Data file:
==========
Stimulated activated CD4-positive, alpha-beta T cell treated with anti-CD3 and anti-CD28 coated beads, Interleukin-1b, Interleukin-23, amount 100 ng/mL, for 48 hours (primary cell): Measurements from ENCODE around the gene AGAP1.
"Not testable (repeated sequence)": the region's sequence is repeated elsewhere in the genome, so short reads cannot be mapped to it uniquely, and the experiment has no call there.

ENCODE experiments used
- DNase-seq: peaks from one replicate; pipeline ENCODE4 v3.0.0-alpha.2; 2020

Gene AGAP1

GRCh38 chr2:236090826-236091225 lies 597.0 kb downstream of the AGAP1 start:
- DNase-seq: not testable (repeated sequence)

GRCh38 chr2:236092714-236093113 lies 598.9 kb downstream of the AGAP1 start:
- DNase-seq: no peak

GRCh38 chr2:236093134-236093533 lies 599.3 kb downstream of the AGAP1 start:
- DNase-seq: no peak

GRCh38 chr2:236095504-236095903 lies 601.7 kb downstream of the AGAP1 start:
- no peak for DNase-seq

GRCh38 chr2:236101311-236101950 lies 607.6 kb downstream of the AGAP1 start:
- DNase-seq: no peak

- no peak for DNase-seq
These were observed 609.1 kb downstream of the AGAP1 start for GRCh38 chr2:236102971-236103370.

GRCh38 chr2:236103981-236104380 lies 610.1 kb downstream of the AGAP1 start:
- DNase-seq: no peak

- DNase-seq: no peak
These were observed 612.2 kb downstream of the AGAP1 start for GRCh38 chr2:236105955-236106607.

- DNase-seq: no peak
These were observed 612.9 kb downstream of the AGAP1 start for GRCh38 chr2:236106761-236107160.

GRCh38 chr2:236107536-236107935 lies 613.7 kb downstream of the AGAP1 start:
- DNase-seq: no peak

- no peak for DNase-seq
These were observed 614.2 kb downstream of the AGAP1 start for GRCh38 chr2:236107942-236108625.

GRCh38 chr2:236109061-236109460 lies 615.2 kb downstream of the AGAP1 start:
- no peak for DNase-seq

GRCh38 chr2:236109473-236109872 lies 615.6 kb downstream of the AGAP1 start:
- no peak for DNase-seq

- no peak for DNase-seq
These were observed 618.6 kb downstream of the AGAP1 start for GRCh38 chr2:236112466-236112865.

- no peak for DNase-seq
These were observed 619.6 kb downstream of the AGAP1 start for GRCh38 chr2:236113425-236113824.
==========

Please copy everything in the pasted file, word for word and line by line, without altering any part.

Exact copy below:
Stimulated activated CD4-positive, alpha-beta T cell treated with anti-CD3 and anti-CD28 coated beads, Interleukin-1b, Interleukin-23, amount 100 ng/mL, for 48 hours (primary cell): Measurements from ENCODE around the gene AGAP1.
"Not testable (repeated sequence)": the region's sequence is repeated elsewhere in the genome, so short reads cannot be mapped to it uniquely, and the experiment has no call there.

ENCODE experiments used
- DNase-seq: peaks from one replicate; pipeline ENCODE4 v3.0.0-alpha.2; 2020

Gene AGAP1

GRCh38 chr2:236090826-236091225 lies 597.0 kb downstream of the AGAP1 start:
- DNase-seq: not testable (repeated sequence)

GRCh38 chr2:236092714-236093113 lies 598.9 kb downstream of the AGAP1 start:
- DNase-seq: no peak

GRCh38 chr2:236093134-236093533 lies 599.3 kb downstream of the AGAP1 start:
- DNase-seq: no peak

GRCh38 chr2:236095504-236095903 lies 601.7 kb downstream of the AGAP1 start:
- no peak for DNase-seq

GRCh38 chr2:236101311-236101950 lies 607.6 kb downstream of the AGAP1 start:
- DNase-seq: no peak

- no peak for DNase-seq
These were observed 609.1 kb downstream of the AGAP1 start for GRCh38 chr2:236102971-236103370.

GRCh38 chr2:236103981-236104380 lies 610.1 kb downstream of the AGAP1 start:
- DNase-seq: no peak

- DNase-seq: no peak
These were observed 612.2 kb downstream of the AGAP1 start for GRCh38 chr2:236105955-236106607.

- DNase-seq: no peak
These were observed 612.9 kb downstream of the AGAP1 start for GRCh38 chr2:236106761-236107160.

GRCh38 chr2:236107536-236107935 lies 613.7 kb downstream of the AGAP1 start:
- DNase-seq: no peak

- no peak for DNase-seq
These were observed 614.2 kb downstream of the AGAP1 start for GRCh38 chr2:236107942-236108625.

GRCh38 chr2:236109061-236109460 lies 615.2 kb downstream of the AGAP1 start:
- no peak for DNase-seq

GRCh38 chr2:236109473-236109872 lies 615.6 kb downstream of the AGAP1 start:
- no peak for DNase-seq

- no peak for DNase-seq
These were observed 618.6 kb downstream of the AGAP1 start for GRCh38 chr2:236112466-236112865.

- no peak for DNase-seq
These were observed 619.6 kb downstream of the AGAP1 start for GRCh38 chr2:236113425-236113824.